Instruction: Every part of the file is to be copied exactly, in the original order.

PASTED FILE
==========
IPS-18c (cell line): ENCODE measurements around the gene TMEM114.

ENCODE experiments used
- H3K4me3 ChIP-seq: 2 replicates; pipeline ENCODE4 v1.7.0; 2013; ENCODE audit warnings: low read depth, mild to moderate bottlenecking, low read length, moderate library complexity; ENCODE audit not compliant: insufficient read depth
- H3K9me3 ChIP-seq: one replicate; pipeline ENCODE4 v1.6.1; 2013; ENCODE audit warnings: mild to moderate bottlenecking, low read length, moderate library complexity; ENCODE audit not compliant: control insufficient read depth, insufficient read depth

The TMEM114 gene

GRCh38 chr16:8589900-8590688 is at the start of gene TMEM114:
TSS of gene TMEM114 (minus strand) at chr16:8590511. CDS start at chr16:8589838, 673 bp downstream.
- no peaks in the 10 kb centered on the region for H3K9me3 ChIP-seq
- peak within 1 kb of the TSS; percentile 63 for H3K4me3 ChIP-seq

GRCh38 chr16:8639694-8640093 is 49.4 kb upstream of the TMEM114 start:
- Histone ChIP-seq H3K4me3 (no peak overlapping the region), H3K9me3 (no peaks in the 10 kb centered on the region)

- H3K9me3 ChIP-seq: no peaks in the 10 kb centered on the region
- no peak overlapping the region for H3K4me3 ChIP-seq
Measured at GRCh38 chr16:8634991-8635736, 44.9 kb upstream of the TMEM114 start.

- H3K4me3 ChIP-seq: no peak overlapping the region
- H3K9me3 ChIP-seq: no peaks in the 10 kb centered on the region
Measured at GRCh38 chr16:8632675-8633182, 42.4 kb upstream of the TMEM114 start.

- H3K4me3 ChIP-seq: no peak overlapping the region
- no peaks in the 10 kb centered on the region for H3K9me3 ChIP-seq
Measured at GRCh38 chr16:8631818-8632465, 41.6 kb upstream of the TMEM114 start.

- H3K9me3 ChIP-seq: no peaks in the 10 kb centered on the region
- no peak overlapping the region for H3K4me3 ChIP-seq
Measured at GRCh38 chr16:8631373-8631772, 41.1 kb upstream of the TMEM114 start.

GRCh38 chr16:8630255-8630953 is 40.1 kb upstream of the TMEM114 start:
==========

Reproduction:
IPS-18c (cell line): ENCODE measurements around the gene TMEM114.

ENCODE experiments used
- H3K4me3 ChIP-seq: 2 replicates; pipeline ENCODE4 v1.7.0; 2013; ENCODE audit warnings: low read depth, mild to moderate bottlenecking, low read length, moderate library complexity; ENCODE audit not compliant: insufficient read depth
- H3K9me3 ChIP-seq: one replicate; pipeline ENCODE4 v1.6.1; 2013; ENCODE audit warnings: mild to moderate bottlenecking, low read length, moderate library complexity; ENCODE audit not compliant: control insufficient read depth, insufficient read depth

The TMEM114 gene

GRCh38 chr16:8589900-8590688 is at the start of gene TMEM114:
TSS of gene TMEM114 (minus strand) at chr16:8590511. CDS start at chr16:8589838, 673 bp downstream.
- no peaks in the 10 kb centered on the region for H3K9me3 ChIP-seq
- peak within 1 kb of the TSS; percentile 63 for H3K4me3 ChIP-seq

GRCh38 chr16:8639694-8640093 is 49.4 kb upstream of the TMEM114 start:
- Histone ChIP-seq H3K4me3 (no peak overlapping the region), H3K9me3 (no peaks in the 10 kb centered on the region)

- H3K9me3 ChIP-seq: no peaks in the 10 kb centered on the region
- no peak overlapping the region for H3K4me3 ChIP-seq
Measured at GRCh38 chr16:8634991-8635736, 44.9 kb upstream of the TMEM114 start.

- H3K4me3 ChIP-seq: no peak overlapping the region
- H3K9me3 ChIP-seq: no peaks in the 10 kb centered on the region
Measured at GRCh38 chr16:8632675-8633182, 42.4 kb upstream of the TMEM114 start.

- H3K4me3 ChIP-seq: no peak overlapping the region
- no peaks in the 10 kb centered on the region for H3K9me3 ChIP-seq
Measured at GRCh38 chr16:8631818-8632465, 41.6 kb upstream of the TMEM114 start.

- H3K9me3 ChIP-seq: no peaks in the 10 kb centered on the region
- no peak overlapping the region for H3K4me3 ChIP-seq
Measured at GRCh38 chr16:8631373-8631772, 41.1 kb upstream of the TMEM114 start.

GRCh38 chr16:8630255-8630953 is 40.1 kb upstream of the TMEM114 start: